January 21, 2008
Is There Waterboarding In Hell?By Randall Hoven
John McCain promised to do "whatever is necessary" to get Osama bin Laden, including following him "to the gates of hell." Ever the one to provide specifics, he would find hell, apparently, by "improving our intelligence capability dramatically." . His claims are reminiscent of John Kerry's claim that he "would stop at nothing to find and kill the terrorists."
Um -- guys? If you're looking for the mastermind of the 9/11 attacks that killed three thousand people on US soil, we already have him. His name is Khalid Sheikh Mohammed and he is, I think, at Guantanamo Bay right now. As I understand it, he was one of only three people we waterboarded. (I cannot be sure because the CIA does not keep me informed on these matters. Ask Nancy Pelosi for real details -- she was briefed .)
In KSM's case he gave up the "names and addresses of people who were involved with al Qaeda in this country and in Europe" as well as a plot to run an airliner into the Library Tower in Los Angeles In all, more than "a dozen al Qaeda plots to kill people were stopped because of the information they got from coerced interrogation."
Senator McCain is against waterboarding. He says it is torture and thus a war crime. And thanks to him, "there will no such thing as waterboarding" any more. It doesn't kill. It doesn't injure. It doesn't leave a mark. It's all over in a minute in most cases. It has been shown to provide information that has saved lives. And Congress, where Senator McCain serves, has never outlawed it, despite at least some members receiving classified briefings on it.
As for the people who did it -- the ones who followed procedures considered legal and necessary to obtain information that saved many lives -- they will be lucky not to be prosecuted for it. The Senate is already on the case.
Apparently, "whatever is necessary" does not include waterboarding or other harsh interrogation methods. If there is waterboarding in hell, it must be past its gates.
If our dramatically improved intelligence does tell us where Osama bin Laden is, and if we manage to capture him alive (at who knows what cost in lives), then what will we do with him?
Don't want to keep him in some other country - that would be "rendering", and that's bad. Don't want to keep him in Guantanamo, also bad. Even Colin Powell says to close that place down since it has "caused far more damage than anything we get from it".
So what should we do with him? Colin Powell says he should be "moved to the US and placed within the legal system." At least that's what he said we should do with all the prisoners currently at Guantanamo. And if you get rid of rendering and Guantanamo, US soil is about all that's left for any newly captured enemy combatant like Osama bin Laden.
With a little imagination, let's fast-forward. President John McCain and Vice President Colin Powell have dramatically improved our intelligence, located bin Laden, captured him, and brought him back on US soil and placed him "within the legal system." After all, we did that with Ramzi Yusef, mastermind of the 1993 World Trade Center bombing. And now Ramzi is in prison for life without parole.
But wait, Osama bin Laden did not "mastermind" the 9/11 attacks; KSM and Mohammed Atta did. Bin Laden merely gave his spiritual approval. Is it a crime to interpret the Koran your own way? And what proof do we have even of that? In fact, the FBI wants him, but not for 9/11. It wants him for the bombings of our embassies in Tanzania and Kenya . The Muckraker Report says that the FBI claims it has "no hard evidence connecting bin Laden to 9/11."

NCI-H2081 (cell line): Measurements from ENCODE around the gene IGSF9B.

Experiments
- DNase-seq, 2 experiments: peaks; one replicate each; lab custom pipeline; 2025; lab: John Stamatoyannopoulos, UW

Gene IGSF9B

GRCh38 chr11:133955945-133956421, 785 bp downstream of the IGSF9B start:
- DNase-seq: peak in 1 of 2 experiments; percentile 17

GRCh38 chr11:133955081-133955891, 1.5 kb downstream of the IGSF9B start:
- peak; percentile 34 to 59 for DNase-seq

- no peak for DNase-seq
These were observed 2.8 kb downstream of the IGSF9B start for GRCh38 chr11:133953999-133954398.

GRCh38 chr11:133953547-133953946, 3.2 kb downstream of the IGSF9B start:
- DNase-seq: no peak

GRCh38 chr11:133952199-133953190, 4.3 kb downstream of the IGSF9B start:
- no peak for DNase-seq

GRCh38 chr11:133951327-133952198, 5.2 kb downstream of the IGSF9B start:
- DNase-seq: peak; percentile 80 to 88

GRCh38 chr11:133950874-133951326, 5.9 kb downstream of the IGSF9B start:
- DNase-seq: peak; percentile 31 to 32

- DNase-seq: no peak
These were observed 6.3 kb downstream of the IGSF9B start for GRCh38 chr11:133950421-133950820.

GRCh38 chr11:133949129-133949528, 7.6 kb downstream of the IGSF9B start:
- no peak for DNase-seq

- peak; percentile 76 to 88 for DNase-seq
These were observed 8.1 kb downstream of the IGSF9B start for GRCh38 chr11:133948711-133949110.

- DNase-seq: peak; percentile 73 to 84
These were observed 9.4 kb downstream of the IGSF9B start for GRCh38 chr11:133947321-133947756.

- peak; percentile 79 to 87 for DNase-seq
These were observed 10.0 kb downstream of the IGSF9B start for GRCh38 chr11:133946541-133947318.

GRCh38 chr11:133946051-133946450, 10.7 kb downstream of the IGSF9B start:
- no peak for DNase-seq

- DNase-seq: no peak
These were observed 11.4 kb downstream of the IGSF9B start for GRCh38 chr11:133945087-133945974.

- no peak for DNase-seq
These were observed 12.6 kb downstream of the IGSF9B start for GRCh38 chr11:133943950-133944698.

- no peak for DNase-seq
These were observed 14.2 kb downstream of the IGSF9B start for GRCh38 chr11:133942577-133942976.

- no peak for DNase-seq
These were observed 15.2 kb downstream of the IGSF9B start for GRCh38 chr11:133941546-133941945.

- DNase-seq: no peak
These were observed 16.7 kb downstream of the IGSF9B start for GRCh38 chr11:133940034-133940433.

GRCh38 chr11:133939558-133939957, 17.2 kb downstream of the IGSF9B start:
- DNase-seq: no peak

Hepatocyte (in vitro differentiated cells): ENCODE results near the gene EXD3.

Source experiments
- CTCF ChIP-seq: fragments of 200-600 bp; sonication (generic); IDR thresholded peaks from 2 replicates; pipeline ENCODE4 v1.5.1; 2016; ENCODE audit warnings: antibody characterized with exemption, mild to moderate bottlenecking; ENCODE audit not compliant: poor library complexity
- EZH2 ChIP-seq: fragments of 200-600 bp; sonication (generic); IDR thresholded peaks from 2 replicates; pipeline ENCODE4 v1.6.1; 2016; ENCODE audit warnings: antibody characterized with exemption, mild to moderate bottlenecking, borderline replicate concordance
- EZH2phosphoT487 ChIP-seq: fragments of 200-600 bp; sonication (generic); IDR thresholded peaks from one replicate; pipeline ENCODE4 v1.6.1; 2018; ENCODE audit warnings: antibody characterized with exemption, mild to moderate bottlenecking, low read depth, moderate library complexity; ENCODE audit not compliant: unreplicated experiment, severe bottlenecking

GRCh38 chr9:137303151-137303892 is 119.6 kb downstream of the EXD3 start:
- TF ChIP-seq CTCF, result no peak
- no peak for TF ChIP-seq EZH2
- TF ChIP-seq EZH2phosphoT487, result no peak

So we're not sure we could even try bin Laden in US court for 9/11. For all we know, he would get off on the embassy charges also. Did he set any bombs? Did he procure or transport any bombs or bombing material? Did he plan the bombings? It sounds to me like bin Laden doesn't really do anything, he just gives his blessing. Heck, that's free speech.
And how would we obtain any evidence from bin Laden or any other enemy combatant? We could only use the ephemeral "intense but not harsh" interrogation methods. What the heck are they, tickling? They could not include a dental examination on camera, for example, as in Saddam Hussein's case. That could be interpreted as humiliating and therefore against the Geneva Convention. And we've grown to love the Geneva Convention, even where it doesn't apply.
We live in a nation where one third of the population thinks the 9/11 attacks were a government conspiracy. All Osama bin Laden's attorney needs to do is make sure at least one of the 12 jurors is among that third. If OJ's blood at Nicole Simpson's house and Nicole's blood at OJ's house were "garbage" evidence, how convincing would a grainy audiotape recorded in Arabic be to an American jury?
However, don't expect Osama bin Laden to give his post-acquittal interview on the courthouse steps after the trial. The police and security forces will be too busy protecting the innocent Osama from potential right-wing assassins. He will be safely and secretly whisked away, once our medical system provides him free dialysis. And certainly not to any country that might be mean to him.
Far-fetched? A little. But are you so sure it would not go this way?
When you hear tough talk like "gates of hell", "whatever is necessary", "stop at nothing" and "find and kill", remember the rest of the story. Any CIA operative who actually does whatever is necessary, who stops at nothing, and who kills or even harshly interrogates Osama bin Laden, will likely face charges himself. Ask Mike Spann about the gates of hell.
Randall Hoven can be reached at firstname.lastname@example.org.